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Banwell Caves
Site of Special Scientific Interest
The Druid's Temple and entrance archway to the Bone Cave
Area of Search Avon
Coordinates 51°19′30″N 2°53′13″W / 51.3249°N 2.8869°W / 51.3249; -2.8869
Interest Biological/Geological
Area 1.7 ha (4.2 acres)
Notification 1963 (1963)
Banwell Bone Cave
Location Banwell
Depth 25m
Length 92m
Geology Limestone
Cave survey Mendip Cave Registry & Archive: (1) and (2)
Banwell Stalactite Cave
Location Banwell
Depth 62m
Length 271m
Geology Limestone
Cave survey Mendip Cave Registry & Archive: (1) and (2)

Banwell Caves are a 1.7-hectare geological and biological Site of Special Scientific Interest near the village of Banwell, North Somerset, England notified in 1963.

The site comprises two caves, called 'Banwell Bone Cave' and 'Banwell Stalactite Cave', which lie within the grounds of a large house, at the western end of Banwell Hill. The caves contain barite deposits, which are found in greater abundance and variety here than at any other site in the Mendip Hills, and are used as a hibernation site by greater horseshoe bats (Rhinolophus ferrumequinum).

The site also has several grottos and follies, including the Pebble summerhouse, Druid's Temple, an osteoicon (or bone repository) and Banwell Tower which was completed in 1840.


The first cave to be discovered was the Stalactite Cave in 1757. This was opened in 1824 as a show cave to raise money for the local school. In an attempt to make access easier, a tunnel was dug into the hill during which the bone cave was discovered in 1825.

The estate was owned by George Henry Law as Bishop of Bath and Wells, who thought the bones which were found were those of animals drowned in the flood at the time of Noah's Ark described in the Book of Genesis. The bishop had paths and folly buildings created for visitors and built a small cottage, which later became his retirement home.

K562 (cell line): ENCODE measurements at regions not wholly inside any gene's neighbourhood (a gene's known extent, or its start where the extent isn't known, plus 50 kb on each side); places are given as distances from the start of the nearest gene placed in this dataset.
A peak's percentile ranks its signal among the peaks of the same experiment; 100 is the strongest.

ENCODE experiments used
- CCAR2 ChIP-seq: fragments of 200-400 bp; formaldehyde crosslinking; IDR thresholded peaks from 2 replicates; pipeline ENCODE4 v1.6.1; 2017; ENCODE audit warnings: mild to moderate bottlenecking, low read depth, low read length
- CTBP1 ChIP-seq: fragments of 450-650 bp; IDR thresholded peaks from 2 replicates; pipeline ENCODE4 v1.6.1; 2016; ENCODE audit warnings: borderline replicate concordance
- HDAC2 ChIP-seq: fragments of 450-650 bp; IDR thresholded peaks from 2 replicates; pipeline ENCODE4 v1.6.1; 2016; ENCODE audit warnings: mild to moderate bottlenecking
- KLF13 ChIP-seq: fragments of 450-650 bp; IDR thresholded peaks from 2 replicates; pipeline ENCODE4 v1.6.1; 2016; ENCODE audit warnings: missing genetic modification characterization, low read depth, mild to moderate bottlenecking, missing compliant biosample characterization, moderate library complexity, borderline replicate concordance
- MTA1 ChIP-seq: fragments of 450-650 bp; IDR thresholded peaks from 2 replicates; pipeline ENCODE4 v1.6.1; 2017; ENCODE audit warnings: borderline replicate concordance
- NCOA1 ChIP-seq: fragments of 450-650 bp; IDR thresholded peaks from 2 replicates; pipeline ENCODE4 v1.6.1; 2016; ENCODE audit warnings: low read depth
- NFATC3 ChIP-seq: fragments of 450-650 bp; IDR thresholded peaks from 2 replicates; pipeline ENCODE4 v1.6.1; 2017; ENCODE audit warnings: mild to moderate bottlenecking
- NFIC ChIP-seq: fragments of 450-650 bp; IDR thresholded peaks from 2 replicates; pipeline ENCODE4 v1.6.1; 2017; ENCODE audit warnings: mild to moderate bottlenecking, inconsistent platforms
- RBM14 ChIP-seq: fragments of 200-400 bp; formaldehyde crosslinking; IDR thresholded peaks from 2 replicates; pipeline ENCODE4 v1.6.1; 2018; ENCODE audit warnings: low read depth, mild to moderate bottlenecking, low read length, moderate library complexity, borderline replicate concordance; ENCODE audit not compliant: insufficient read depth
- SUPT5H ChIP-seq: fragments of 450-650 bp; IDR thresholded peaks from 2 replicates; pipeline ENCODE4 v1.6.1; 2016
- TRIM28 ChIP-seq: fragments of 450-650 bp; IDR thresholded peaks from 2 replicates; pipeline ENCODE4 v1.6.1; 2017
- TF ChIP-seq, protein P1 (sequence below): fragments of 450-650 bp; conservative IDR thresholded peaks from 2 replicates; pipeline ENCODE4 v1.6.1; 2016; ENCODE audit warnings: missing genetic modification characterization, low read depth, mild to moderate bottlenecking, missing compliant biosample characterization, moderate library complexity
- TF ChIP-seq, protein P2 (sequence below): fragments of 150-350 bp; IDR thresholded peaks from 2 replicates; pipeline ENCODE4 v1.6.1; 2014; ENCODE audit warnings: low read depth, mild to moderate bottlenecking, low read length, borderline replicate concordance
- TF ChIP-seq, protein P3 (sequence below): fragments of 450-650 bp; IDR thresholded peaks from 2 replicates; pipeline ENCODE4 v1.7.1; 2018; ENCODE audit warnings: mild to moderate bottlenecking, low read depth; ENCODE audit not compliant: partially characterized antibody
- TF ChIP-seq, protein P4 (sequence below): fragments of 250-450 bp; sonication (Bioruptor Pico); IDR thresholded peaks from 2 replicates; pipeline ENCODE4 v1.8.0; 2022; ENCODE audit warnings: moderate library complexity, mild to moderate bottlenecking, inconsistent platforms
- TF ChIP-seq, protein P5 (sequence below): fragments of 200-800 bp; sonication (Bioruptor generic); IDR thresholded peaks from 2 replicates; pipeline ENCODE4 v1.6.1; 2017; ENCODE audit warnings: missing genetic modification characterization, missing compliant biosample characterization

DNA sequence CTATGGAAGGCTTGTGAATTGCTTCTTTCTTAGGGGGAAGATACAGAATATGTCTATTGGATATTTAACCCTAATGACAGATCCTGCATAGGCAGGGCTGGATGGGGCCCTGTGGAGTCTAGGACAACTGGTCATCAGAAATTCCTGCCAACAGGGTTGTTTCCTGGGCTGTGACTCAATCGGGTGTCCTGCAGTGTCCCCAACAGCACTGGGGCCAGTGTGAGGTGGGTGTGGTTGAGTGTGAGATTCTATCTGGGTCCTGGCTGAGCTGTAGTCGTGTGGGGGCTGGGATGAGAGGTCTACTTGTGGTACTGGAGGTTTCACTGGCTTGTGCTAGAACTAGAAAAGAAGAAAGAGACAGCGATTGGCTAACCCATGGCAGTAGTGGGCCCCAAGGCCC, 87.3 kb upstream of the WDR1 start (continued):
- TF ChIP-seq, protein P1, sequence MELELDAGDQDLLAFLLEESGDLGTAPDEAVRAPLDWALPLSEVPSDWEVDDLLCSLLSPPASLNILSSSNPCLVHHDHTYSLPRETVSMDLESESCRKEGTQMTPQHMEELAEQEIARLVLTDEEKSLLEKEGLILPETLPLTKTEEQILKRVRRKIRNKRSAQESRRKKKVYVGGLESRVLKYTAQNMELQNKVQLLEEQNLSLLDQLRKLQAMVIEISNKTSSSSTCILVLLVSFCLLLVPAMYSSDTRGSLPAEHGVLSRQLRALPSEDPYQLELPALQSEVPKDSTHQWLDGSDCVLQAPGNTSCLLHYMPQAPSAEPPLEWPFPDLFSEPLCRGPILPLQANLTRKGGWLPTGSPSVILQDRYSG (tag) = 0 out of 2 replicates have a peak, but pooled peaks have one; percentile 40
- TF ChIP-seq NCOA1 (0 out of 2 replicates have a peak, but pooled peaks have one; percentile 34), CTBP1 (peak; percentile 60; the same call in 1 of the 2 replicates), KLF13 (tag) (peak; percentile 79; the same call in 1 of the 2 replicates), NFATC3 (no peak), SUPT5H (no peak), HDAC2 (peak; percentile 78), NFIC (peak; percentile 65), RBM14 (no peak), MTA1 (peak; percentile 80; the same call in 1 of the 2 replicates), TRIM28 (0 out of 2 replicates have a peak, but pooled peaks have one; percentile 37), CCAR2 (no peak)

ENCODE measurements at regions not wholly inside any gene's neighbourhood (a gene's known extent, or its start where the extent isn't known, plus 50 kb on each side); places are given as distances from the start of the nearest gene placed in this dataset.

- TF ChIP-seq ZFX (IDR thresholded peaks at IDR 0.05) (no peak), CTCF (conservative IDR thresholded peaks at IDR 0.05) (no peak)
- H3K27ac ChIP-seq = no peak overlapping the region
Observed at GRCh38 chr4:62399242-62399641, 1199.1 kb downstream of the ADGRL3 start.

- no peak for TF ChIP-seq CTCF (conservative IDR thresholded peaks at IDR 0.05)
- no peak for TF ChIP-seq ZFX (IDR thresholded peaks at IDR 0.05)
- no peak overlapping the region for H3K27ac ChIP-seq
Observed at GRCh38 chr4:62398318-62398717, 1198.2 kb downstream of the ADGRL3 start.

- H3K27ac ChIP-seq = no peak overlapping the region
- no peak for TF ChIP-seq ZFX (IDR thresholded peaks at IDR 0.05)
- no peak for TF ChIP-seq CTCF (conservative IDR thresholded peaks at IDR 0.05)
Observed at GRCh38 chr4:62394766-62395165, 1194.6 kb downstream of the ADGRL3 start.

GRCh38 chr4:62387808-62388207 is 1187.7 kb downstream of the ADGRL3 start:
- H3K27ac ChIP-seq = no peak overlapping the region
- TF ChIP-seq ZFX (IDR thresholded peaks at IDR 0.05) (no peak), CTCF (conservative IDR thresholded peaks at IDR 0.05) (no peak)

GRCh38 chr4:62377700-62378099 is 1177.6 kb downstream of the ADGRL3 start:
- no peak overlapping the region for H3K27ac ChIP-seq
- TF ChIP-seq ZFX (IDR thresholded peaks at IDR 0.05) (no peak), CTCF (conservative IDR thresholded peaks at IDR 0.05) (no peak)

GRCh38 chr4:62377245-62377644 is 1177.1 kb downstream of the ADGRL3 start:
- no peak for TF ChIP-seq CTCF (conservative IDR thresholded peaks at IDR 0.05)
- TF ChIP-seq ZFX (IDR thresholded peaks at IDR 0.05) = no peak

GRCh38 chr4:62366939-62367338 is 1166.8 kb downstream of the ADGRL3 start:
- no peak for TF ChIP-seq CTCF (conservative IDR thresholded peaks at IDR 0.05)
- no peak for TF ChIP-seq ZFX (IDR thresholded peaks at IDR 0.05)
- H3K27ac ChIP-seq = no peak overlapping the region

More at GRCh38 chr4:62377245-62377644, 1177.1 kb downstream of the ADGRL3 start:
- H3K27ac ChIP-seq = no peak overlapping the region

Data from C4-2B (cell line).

Since the 1970s, preservation and restoration work has been undertaken.

Bone Cave

Banwell Bone Cave is 100 m (328 ft) long and 20 m (66 ft) deep. The Bone Cavern itself is 8 m (26 ft) high and wide and 20 m long. It is approached through an early 19th-century archway. It contains an assemblage of bones of mammals (including bear, deer, ox, bison and reindeer) from the Pleistocene era (approximately 80,000 years ago). The cave has a large hole in the roof and is believed to have been used as a pitfall trap.

The Bone Cave was discovered in 1824 during attempts to drive a horizontal passage into the Stalactite Cave. Archaeological excavation was carried out by William Beard, with some of the bones being removed, but many being left in the cave in stacks.

Stalactite Cave

Banwell Stalactite Cave is 240 m (787 ft) long and 75 m (246 ft) deep. Although no stream now runs through the cave, there is a deep lake in one of the chambers. The Stalactite Cave was entered by miners in 1757, and was a show cave between about 1824 and 1864.

Banwell Tower

Banwell Tower
Banwell Tower

The 18-metre (59 ft) high, three-stage tower, which is also known as the Banwell Monument or Banwell Pepperpot, was built in 1840 from local lias stone with some decoration in Bath stone. During World War II, it was used as a lookout tower by the Home Guard. By the 1960s it was in a poor state of repair and could no longer be seen above the growing treetops. Local conservation groups undertook conservation work, and it was reopened to the public in 1996. It is a Grade II listed building.

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